Welcome!! My name is Paul Lappen. I am in my early 50s, single, and live in Connecticut USA. This blog will consist of book reviews, written by me, on a wide variety of subjects. I specialize, as much as possible, in small press and self-published books, to give them whatever tiny bit of publicity help that I can. Other than that, I am willing to review nearly any genre, except poetry, romance, elementary-school children's books and (really bloody) horror.

I have another 800 reviews at my archive blog: http://www.deadtreesreviewarchive.blogspot.com (please visit).

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Saturday, April 26, 2014

Dangerous Illusions

Dangerous Illusions, Joseph J. Gabriele, Amazon Digital Services, Inc., 2014

This novel is about a murder that happens right in the middle of an upper-class Manhattan dinner party.

Eliot is the author of a couple of well-regarded books on economics. He lives in a fancy apartment building, with a doorman, and actual elevator operators. During the dinner party, Eugene, a member of the Mayor's administration and a former diplomat, is found dead in Eliot's office. An extremely valuable set of drums is missing (Eliot is working on writing a history of drums). Detective Garielik of the NYPD is a no-nonsense type who is convinced that everyone is guilty (not all at the same time). He asks very pointed questions of everyone involved, including the staff of the apartment building.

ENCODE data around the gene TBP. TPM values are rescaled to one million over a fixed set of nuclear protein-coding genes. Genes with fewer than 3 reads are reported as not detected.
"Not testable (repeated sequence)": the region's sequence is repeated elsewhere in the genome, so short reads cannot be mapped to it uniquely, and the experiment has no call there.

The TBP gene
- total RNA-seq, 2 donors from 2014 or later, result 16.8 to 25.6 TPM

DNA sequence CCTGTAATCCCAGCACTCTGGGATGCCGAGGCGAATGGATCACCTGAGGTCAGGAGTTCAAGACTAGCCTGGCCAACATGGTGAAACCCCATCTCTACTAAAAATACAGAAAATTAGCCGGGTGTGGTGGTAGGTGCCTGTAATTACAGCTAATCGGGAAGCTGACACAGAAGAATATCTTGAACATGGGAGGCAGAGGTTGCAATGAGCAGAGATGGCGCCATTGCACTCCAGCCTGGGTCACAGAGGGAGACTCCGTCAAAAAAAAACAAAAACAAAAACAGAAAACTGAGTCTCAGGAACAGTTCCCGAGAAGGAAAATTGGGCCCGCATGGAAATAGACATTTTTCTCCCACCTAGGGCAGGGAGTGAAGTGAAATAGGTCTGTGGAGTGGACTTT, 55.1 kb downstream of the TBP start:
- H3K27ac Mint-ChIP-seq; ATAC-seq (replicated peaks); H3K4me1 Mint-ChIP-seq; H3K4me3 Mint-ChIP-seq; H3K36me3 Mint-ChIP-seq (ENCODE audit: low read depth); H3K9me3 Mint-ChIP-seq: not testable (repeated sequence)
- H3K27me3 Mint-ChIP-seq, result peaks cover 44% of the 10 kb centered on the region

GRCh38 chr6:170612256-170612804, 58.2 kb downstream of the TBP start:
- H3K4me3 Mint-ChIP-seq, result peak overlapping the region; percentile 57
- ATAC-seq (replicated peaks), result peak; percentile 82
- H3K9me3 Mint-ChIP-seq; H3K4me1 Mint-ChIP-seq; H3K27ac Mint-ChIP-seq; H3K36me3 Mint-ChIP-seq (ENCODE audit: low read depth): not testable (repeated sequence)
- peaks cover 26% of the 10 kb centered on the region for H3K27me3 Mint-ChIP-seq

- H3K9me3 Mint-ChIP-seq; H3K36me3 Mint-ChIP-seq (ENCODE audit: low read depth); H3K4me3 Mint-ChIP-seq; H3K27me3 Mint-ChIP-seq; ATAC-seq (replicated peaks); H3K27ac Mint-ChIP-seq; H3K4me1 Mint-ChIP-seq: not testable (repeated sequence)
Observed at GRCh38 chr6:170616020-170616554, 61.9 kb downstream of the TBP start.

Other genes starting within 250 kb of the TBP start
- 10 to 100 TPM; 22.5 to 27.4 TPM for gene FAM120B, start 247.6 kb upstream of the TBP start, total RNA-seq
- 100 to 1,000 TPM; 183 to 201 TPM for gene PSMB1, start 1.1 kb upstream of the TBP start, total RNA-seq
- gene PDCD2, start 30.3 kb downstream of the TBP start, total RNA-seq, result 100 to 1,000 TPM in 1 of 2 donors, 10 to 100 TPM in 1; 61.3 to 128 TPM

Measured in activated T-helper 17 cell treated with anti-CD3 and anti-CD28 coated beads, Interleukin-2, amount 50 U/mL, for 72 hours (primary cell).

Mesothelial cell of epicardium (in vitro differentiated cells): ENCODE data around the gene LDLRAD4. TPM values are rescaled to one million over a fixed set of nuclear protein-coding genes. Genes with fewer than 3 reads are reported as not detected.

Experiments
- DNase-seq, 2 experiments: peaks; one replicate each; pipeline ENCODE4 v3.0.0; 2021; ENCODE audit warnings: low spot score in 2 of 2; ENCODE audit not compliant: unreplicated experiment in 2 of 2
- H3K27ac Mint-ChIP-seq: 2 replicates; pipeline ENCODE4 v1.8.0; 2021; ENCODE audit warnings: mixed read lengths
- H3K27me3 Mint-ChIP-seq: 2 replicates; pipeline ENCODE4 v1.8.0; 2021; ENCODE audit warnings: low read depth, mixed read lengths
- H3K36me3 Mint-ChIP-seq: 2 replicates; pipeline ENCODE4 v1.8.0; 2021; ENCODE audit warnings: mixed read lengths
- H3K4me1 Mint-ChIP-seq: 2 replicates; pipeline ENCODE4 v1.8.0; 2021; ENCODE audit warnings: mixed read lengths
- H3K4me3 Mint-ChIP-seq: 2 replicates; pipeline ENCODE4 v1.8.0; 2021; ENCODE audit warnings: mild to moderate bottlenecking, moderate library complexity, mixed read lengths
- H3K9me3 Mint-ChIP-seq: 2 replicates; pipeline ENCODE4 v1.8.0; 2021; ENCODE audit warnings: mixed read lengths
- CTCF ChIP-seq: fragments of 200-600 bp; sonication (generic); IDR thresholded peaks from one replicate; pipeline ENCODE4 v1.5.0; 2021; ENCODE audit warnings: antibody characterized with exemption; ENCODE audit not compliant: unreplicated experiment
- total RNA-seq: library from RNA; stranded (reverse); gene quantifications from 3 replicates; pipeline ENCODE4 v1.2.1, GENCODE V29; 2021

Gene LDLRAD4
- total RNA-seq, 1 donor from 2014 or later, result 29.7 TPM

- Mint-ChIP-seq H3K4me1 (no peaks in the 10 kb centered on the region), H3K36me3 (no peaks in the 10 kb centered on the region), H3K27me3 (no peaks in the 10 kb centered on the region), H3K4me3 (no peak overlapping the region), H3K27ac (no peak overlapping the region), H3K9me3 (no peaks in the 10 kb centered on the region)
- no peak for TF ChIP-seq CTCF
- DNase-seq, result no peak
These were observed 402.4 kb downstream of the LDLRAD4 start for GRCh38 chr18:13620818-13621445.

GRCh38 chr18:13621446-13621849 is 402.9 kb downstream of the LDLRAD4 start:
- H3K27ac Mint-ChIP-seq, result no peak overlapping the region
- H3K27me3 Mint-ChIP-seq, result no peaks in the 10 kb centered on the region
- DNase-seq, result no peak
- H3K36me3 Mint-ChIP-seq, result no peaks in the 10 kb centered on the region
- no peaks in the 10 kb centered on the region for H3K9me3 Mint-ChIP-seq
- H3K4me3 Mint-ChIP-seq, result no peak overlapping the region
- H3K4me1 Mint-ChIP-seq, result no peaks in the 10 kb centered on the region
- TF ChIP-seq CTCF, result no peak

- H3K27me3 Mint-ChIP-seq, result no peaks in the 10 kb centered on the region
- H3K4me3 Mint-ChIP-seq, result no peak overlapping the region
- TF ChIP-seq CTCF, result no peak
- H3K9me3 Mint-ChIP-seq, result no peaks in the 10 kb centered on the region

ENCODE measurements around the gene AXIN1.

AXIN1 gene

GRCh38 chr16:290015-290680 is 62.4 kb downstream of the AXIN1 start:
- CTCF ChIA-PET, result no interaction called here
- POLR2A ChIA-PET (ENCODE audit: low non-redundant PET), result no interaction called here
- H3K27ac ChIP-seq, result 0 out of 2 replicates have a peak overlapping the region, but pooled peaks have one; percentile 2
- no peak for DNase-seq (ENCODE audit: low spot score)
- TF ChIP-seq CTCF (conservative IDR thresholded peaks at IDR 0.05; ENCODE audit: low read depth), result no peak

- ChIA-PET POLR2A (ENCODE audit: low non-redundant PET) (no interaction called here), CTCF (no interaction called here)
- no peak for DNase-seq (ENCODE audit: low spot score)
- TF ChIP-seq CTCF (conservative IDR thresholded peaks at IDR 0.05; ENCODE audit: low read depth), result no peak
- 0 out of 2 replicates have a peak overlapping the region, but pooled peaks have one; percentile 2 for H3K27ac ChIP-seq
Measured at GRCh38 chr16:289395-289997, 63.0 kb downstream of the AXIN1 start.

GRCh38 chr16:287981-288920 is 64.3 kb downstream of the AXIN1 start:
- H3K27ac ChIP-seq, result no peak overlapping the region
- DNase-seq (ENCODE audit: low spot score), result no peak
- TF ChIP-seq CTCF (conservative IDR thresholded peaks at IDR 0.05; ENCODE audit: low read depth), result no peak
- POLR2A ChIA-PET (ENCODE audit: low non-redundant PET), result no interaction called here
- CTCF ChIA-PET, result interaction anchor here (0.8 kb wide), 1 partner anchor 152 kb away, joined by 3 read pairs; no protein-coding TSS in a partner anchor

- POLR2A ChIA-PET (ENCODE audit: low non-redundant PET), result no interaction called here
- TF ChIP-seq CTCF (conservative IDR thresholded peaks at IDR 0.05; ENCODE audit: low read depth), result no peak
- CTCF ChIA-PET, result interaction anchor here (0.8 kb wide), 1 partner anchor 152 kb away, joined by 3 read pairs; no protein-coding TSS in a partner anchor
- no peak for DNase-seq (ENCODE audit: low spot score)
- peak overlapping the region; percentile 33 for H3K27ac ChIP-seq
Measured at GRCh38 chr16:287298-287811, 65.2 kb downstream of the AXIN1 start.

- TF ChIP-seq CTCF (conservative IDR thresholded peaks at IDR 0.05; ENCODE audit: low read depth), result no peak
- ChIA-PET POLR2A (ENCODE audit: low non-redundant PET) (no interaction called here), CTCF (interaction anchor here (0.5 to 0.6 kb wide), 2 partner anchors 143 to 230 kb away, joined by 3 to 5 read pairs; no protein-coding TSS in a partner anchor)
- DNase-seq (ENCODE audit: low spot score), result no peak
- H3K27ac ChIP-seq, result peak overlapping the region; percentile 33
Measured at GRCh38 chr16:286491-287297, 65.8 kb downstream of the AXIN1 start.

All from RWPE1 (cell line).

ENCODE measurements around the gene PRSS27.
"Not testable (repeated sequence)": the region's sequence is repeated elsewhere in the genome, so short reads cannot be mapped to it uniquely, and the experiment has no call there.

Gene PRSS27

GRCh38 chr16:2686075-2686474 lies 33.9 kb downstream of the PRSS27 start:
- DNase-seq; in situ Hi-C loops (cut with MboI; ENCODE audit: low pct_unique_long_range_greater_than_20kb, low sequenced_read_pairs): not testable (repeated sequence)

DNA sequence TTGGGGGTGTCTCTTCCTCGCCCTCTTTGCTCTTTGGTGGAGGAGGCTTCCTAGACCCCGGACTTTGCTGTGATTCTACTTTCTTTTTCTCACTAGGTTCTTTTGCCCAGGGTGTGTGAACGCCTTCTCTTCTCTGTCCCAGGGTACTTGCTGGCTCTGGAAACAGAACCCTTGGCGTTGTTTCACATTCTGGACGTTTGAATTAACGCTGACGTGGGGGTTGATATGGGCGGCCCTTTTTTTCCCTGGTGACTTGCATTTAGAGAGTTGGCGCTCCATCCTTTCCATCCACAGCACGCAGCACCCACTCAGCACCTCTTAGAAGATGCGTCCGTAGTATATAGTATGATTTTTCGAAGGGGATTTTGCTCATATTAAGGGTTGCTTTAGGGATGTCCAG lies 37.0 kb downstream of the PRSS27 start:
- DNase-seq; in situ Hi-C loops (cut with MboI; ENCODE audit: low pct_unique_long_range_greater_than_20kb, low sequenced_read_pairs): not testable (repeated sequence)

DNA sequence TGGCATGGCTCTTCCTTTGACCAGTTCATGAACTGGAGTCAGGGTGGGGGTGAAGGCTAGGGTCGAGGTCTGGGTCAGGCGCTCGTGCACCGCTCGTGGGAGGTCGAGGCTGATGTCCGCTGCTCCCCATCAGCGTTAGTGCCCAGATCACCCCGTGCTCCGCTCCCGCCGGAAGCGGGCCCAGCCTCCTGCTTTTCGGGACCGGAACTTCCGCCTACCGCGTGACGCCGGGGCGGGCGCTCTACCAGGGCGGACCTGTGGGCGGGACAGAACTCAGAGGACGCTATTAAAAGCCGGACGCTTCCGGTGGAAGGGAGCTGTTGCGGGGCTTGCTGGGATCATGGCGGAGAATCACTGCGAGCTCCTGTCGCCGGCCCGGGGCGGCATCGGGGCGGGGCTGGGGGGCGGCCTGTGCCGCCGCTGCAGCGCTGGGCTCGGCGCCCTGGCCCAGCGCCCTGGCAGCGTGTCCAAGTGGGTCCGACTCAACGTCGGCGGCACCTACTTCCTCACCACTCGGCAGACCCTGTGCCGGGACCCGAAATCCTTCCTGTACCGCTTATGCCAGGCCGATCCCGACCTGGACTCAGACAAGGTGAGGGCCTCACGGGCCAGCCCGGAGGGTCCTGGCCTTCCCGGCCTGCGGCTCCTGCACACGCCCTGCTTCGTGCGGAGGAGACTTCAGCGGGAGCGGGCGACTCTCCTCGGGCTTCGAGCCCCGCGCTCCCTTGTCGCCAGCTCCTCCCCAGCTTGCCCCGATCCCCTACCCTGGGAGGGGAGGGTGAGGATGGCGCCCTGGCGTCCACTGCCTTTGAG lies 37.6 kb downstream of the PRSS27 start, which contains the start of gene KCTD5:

Charles is related to Eugene. His wife, Kate, is a lawyer and an overbearing you-know-what who loudly proclaims her anger at not being named executrix of Eugene's will, and at learning that she will get little or nothing of Eugene's considerable assets. Blair is a beautiful woman with several years of government service. She is in New York working for a jerk of a boss, and has developed a major drinking problem. There are a couple of other loveless marriages going on. A couple of times, Detective Garielik thinks that he has found the drums (they are much too valuable to go through the local pawn shop), but Eliot takes one look at them and says No.

As a murder mystery, this book does not work. The was no feeling of needing to keep reading to find out whodunit. It works better, but not much better, as a book about members of Manhattan's upper class. The reader will certainly learn more than they ever wanted to know about drums. Personally, the last quarter of the book, aside from the revelation of the killer (and thief) is the best part of the book. Ultimately, this book is not worth the time.

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